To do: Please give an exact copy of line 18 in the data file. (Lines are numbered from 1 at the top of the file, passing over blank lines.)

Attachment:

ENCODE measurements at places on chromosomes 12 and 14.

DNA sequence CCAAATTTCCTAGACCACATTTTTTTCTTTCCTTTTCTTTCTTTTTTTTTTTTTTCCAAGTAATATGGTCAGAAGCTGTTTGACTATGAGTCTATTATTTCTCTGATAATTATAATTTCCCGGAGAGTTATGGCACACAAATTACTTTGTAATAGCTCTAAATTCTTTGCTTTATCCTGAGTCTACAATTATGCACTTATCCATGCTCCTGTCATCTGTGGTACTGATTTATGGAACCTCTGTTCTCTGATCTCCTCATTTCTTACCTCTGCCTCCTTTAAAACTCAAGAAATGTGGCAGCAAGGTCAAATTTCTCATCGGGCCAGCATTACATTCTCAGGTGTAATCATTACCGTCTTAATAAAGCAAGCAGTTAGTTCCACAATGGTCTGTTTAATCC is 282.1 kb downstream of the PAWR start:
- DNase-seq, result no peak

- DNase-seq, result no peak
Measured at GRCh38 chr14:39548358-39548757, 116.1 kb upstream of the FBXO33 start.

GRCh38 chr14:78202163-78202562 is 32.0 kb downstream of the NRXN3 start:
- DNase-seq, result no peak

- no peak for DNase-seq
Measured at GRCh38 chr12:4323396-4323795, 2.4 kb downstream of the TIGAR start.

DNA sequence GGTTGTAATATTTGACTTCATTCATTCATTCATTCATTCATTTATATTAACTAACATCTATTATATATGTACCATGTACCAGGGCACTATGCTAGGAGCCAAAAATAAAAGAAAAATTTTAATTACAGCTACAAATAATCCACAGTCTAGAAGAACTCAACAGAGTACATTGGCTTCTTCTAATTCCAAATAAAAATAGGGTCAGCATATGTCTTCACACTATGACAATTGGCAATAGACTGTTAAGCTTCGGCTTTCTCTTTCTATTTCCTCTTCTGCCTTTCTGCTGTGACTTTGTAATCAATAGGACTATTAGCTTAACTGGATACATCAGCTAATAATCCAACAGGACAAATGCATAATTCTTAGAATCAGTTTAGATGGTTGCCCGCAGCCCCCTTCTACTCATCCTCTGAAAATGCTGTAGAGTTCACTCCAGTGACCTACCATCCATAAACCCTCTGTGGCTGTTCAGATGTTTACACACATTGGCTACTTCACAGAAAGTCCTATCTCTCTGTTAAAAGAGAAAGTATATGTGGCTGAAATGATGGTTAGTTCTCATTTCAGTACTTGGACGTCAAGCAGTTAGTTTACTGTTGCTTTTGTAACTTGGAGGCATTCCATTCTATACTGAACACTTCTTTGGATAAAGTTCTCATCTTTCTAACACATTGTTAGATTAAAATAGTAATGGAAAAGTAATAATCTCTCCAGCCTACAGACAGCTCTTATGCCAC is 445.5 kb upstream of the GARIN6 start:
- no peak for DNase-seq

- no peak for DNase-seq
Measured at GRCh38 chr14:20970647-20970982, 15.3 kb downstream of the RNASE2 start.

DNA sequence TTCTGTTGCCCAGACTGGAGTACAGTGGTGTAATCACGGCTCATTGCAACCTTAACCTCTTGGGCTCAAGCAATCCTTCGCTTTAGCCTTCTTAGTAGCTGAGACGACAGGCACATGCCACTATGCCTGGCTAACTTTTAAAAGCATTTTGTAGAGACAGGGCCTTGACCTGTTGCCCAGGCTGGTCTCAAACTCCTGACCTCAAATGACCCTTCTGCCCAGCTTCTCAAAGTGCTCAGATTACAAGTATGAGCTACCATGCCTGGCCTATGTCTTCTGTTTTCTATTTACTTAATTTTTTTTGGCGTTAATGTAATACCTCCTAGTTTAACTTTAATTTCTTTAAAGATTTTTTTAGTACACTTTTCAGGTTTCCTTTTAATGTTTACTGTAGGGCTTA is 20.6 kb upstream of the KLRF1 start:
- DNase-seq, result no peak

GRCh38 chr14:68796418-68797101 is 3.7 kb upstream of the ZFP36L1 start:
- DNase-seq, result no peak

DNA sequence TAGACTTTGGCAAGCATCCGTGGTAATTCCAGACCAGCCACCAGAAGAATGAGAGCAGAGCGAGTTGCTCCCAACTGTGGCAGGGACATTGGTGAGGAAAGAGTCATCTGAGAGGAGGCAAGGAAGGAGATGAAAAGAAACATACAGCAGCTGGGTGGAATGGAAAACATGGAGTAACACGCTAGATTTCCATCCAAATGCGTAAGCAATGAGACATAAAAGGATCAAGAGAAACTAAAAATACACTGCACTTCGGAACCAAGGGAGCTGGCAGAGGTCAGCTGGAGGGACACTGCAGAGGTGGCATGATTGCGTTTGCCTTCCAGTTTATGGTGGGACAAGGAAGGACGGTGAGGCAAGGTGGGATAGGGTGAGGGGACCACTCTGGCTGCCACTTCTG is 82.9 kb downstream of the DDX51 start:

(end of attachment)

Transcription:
DNA sequence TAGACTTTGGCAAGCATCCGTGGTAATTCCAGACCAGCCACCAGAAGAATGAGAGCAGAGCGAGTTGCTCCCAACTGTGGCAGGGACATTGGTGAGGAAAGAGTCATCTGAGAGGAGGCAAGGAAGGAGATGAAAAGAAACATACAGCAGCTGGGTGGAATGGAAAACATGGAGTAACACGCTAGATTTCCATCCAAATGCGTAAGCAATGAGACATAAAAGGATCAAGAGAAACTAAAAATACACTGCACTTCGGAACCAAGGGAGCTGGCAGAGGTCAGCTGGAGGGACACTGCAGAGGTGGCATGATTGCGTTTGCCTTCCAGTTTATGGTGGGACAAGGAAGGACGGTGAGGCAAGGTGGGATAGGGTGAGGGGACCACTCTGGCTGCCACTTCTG is 82.9 kb downstream of the DDX51 start: